When Thomas Hobbes fled from London to Paris in 1640 he proclaimed himself, rather proudly, as “The first of all that fled” from England’s looming civil war.
I recalled that when it occurred to me that it is not so much that England risks a disorderly Brexit as that we have one already. The moment Theresa May wrote her political obituary, her Article Fifty letter, individuals and organisations began to make their own moves.
The Lithuanian, Polish and Romanian workers began to go home and fruit and vegetables began to rot in the fields though I don’t know how many newspapers apart from The Financial Times printed the photographs. EU nurses and doctors began to go home too, or look for jobs in Remain EU countries. The NHS authorities are now pleading with the government to admit more non-EU foreign workers to replace those who have been lost.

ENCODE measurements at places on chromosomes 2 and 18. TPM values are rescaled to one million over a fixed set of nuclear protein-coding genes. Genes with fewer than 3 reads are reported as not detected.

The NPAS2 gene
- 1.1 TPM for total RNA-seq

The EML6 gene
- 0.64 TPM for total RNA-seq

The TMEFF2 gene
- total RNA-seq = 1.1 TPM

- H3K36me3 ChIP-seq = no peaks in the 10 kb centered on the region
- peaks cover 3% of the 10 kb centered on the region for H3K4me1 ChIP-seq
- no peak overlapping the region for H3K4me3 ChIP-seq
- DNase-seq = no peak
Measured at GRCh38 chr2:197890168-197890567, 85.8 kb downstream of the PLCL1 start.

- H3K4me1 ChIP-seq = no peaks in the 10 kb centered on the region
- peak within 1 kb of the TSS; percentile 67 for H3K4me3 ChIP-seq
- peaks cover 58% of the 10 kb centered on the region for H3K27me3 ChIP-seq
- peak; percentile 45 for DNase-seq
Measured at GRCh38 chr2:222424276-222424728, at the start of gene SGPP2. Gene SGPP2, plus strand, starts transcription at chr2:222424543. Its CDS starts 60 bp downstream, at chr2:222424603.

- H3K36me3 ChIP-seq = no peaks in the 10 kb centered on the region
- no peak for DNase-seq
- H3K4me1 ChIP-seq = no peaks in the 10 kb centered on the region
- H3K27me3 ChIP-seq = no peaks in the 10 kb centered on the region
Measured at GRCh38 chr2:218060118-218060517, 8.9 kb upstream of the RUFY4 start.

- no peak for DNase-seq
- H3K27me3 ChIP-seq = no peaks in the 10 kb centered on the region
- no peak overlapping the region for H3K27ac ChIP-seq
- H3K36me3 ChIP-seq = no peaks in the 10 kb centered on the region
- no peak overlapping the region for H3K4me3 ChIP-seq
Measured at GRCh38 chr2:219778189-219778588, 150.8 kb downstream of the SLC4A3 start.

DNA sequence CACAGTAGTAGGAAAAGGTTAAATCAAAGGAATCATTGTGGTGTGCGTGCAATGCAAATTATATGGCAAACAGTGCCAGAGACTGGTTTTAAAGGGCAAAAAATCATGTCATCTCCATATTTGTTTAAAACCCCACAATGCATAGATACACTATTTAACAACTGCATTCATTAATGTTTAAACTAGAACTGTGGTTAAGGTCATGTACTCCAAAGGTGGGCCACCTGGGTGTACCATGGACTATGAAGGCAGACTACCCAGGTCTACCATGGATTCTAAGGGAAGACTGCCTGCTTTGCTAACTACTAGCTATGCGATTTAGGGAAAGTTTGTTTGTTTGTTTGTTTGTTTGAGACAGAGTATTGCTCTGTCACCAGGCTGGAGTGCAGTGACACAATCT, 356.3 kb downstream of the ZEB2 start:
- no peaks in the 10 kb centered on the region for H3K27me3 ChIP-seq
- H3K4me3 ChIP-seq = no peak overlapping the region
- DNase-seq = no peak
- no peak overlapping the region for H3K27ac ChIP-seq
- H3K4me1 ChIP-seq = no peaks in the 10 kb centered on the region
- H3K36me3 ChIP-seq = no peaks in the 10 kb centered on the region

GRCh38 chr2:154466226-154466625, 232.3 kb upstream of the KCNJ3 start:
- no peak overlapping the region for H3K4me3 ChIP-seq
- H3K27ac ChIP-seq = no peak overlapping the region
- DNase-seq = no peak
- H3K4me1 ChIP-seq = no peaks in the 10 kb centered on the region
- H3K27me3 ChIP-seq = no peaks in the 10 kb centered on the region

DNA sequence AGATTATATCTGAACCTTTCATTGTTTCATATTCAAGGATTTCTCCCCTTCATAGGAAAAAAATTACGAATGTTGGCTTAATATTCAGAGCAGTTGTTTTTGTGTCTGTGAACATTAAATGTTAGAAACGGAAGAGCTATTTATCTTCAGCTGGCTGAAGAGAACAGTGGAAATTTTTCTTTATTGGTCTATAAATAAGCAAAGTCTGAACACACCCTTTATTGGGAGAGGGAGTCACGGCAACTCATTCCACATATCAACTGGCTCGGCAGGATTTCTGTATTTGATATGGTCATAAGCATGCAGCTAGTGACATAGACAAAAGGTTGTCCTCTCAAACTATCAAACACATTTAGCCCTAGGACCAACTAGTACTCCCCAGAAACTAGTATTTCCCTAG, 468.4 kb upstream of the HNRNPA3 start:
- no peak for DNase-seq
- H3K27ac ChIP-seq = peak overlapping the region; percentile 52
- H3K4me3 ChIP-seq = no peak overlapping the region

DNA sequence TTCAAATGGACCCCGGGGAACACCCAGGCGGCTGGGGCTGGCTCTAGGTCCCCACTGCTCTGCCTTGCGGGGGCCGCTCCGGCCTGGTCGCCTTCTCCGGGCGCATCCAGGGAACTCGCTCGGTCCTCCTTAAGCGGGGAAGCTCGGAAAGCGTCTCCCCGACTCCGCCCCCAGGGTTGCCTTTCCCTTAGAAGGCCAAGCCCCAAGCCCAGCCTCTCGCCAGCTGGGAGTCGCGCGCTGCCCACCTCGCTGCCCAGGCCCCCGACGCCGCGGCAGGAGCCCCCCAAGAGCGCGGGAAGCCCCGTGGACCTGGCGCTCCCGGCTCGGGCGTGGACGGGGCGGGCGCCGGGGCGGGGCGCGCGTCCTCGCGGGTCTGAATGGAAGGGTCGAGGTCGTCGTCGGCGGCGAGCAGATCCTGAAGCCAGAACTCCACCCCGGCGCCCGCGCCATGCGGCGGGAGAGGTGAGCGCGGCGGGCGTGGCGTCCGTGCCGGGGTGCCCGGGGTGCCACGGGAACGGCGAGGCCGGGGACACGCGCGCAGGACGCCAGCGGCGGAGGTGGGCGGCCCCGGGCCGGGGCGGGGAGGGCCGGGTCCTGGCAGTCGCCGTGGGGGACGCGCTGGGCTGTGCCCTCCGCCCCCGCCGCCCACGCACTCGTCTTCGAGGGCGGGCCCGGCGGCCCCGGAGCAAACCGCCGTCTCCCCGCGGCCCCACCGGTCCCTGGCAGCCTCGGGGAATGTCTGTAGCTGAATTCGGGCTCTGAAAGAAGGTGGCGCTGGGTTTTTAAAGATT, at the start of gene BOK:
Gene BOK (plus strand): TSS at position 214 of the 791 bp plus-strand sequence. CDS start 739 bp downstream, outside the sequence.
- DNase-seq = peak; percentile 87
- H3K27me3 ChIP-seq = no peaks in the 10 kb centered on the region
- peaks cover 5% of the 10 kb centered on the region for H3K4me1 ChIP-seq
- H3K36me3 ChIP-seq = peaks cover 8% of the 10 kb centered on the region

The European Union itself began to pack up its agencies in the UK, including the European Medicines Agency. Quite a few UK citizens contemplating the limitations of the threatened blue passports found their Irish roots and applied for Irish passports. Dual nationals switched to the better side.
A few companies have moved out and perhaps a few vulture firms have moved in, sensing the chance of a kill when companies go bust or top end house prices fall or the USA gets the permission it wants to dump chlorinated chicken and unfit milk on the UK.
As I write, we are bracing for Unilever’s announcement that they will abandon their UK headquarters and work exclusively from their Dutch one. Easyjet has already launched its contingency plan with a new base in Austria.
Anyone and any company with any sense is hoarding euros. And so it goes on. This is already disorder, though merely a foretaste of what is to follow when the factories start to close, the food banks become even more essential, the criminals start to celebrate. As a writer in The Financial Times observed, a civil war is starting in a country hopelessly divided. The worst is yet to come.